When students create multimedia projects they might be tempted to simply do a Google Images search and use the first images they see. But as educators we have a responsibility to teach students to respect copyright holders' rights. One of the ways that we can do that is to teach students to use Creative Commons and Public Domain images.
Sarah McElrath's insight:
YES! I cannot emphasize enough how we need to be modeling what we want our students doing. Just because we are in education does not mean we have the right to use information without giving attribution.
Nowadays, the digital version of print magazines and newspapers are becoming increasingly popular among publishers as they can save printing and postage costs as well as they are able to reach a whole new audience in the online world. The continuing interest of digital in the adaptation of digital replica editions of newspapers and magazines encourages web developers to create websites that are offering service to allow anyone to create their own digital magazine and newspaper. Some of these websites are very easy to use, simple and provide you with unlimited access to their resources for free.
Take a look at these Websites That Will Let You Create Digital Magazines and Newspapers with easiness. Check this out and enjoy reading!
In simple terms, it is the process of breaking down what you know and information you have, and then evaluating and critically analyzing it in order to make an informed decision without bias.
A critical thinker:
- Is open-minded and mindful of alternatives - Desires to be, and is, well-informed - Judges well the credibility of sources - Identifies reasons, assumptions, and conclusions - Asks appropriate clarifying questions - Judges well the quality of an argument, including its reasons, assumptions, evidence, and their degree of support for the conclusion - Can well develop and defend a reasonable position regarding a belief or an action, doing justice to challenges - Formulates plausible hypotheses - Plans and conducts experiments well - Defines terms in a way appropriate for the context - Draws conclusions when warranted – but with caution - Integrates all of the above aspects of critical thinking
Kahoot! is a classroom response system which creates an engaging learning space, through a game-based digital pedagogy. Kahoot! is an easy-to-use blended learning platform which works on any device, making the classroom interactive, encouraging both educators and learners to ask great questions.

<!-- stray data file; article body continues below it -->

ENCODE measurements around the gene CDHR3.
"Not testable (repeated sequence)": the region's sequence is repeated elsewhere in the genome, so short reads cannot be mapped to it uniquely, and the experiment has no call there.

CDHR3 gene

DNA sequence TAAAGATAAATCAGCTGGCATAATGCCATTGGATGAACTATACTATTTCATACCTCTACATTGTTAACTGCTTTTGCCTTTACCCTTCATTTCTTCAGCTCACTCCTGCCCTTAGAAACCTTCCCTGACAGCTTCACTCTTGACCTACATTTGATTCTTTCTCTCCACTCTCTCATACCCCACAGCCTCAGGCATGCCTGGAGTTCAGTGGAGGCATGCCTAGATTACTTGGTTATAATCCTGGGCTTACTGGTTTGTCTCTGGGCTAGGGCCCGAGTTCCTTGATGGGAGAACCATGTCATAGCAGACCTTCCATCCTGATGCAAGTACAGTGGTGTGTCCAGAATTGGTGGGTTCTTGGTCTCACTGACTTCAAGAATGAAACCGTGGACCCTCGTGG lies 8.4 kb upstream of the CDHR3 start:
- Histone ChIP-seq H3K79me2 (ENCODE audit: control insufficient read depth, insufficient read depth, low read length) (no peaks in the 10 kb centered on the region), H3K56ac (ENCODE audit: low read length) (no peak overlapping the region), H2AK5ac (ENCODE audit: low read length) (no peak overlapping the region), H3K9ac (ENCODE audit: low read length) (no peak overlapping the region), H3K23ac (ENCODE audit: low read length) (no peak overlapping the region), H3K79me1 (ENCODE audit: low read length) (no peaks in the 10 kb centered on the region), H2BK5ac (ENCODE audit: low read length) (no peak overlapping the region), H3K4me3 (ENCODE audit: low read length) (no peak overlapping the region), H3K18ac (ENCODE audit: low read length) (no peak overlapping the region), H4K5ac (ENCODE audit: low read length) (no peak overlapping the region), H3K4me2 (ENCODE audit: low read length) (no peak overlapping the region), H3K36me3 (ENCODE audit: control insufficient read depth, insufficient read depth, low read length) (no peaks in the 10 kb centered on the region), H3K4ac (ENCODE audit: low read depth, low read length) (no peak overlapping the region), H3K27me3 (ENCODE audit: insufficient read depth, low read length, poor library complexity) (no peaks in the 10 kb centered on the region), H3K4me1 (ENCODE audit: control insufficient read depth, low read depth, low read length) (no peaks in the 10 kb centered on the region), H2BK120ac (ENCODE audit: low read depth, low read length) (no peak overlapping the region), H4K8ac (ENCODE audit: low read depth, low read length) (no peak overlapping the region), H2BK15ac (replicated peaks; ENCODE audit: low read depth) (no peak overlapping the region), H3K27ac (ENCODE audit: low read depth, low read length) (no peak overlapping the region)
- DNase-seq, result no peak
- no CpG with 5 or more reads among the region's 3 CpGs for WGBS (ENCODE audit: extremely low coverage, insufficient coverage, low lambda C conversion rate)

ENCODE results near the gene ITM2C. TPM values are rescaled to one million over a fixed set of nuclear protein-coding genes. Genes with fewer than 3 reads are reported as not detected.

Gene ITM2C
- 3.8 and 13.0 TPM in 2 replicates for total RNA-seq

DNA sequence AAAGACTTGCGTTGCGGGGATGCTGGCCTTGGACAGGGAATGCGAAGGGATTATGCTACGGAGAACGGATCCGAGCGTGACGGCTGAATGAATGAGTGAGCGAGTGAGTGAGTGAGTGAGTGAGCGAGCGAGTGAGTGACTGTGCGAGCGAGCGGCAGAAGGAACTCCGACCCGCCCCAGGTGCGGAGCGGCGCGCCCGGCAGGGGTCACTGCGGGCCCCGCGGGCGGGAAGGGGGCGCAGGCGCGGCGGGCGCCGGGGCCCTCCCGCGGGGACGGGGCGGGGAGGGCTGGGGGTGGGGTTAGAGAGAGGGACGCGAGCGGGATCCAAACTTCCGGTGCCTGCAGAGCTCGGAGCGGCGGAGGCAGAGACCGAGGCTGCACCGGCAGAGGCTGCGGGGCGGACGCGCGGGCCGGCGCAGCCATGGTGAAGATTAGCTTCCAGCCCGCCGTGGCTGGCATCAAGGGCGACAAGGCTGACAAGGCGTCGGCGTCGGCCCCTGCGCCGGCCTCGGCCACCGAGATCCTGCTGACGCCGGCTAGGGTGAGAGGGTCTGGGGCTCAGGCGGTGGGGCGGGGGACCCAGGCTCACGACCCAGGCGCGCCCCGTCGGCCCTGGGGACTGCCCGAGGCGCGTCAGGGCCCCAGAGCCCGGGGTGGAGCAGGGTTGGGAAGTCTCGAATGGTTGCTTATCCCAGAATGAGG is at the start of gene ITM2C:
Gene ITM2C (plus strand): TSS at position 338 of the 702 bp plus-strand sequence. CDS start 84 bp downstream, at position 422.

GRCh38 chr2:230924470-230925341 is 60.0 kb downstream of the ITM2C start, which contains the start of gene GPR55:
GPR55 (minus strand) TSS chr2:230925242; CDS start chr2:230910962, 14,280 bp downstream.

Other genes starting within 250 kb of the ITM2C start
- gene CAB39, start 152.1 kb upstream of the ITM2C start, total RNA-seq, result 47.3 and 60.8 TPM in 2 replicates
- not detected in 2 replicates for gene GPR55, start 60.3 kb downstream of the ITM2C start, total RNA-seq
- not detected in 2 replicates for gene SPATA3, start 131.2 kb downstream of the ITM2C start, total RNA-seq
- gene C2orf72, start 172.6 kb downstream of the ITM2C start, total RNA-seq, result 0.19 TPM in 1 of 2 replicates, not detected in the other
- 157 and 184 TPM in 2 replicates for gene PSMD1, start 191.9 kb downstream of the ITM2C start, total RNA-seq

There's more to Google Maps than a place you double-check your directions. Google's data-stuffed site offers a lot of helpful tools for vacationers, spreadsheet nerds, bikers, and others. Today we're digging into Google's data-rich geo-tool and pulling out some helpful lesser-known features.
Update: the Prezi itself, below, was updated in May 2013 with some more tips, examples, FAQs, and also to cover the new Prezi interface.
I've been meaning to do this for ages, so here we go: a complete guide to the presentation software Prezi, from what it is and why to use it right up to advanced techniques for making your presentation absolutely killer.
Works best on full-screen, as ever.
The how to make a great Prezi, Prezi on Prezi
I created this for a workshop next week in the library, so I was going to launch it then - but Prezi themselves have started promoting it via their Facebook presence and on their Explore page. (You should really check out the Explore page, some of the Prezis on there are amazing!) So seeing as it's gone global already, I've brought things forward.
I created a hand-out for the workshop, which features screen-grabs of the nuts-and-bolts instructions on how to use Prezi, plus this basic overview for those completely new to it:
The basic principle of Prezi is to put objects on the canvas and link them together with a ‘path’. Your presentation will then consist of Prezi moving from object to object, zooming in on them in the order you’ve chosen.
Objects can be text boxes, images, youtube videos or graphics. You can write and structure your presentation exactly as you would a PowerPoint, or you can do something completely different.
Just click on the canvas anywhere to start adding stuff.
A typical process of creating a Prezi might consist of these stages:
1. Plan the structure and outline of the presentation 2. Add the text, plus any images / videos etc 3. Move them around and arrange them in a coherent order on the canvas 4. Plot the path between them in the order you want to use 5. Click ‘Show’ and watch the presentation back, then refine it if you need to .
If you found this guide useful, I've written a bunch of others to various things like twitter, blogging platforms, netvibes and so on - they can all be accessed here.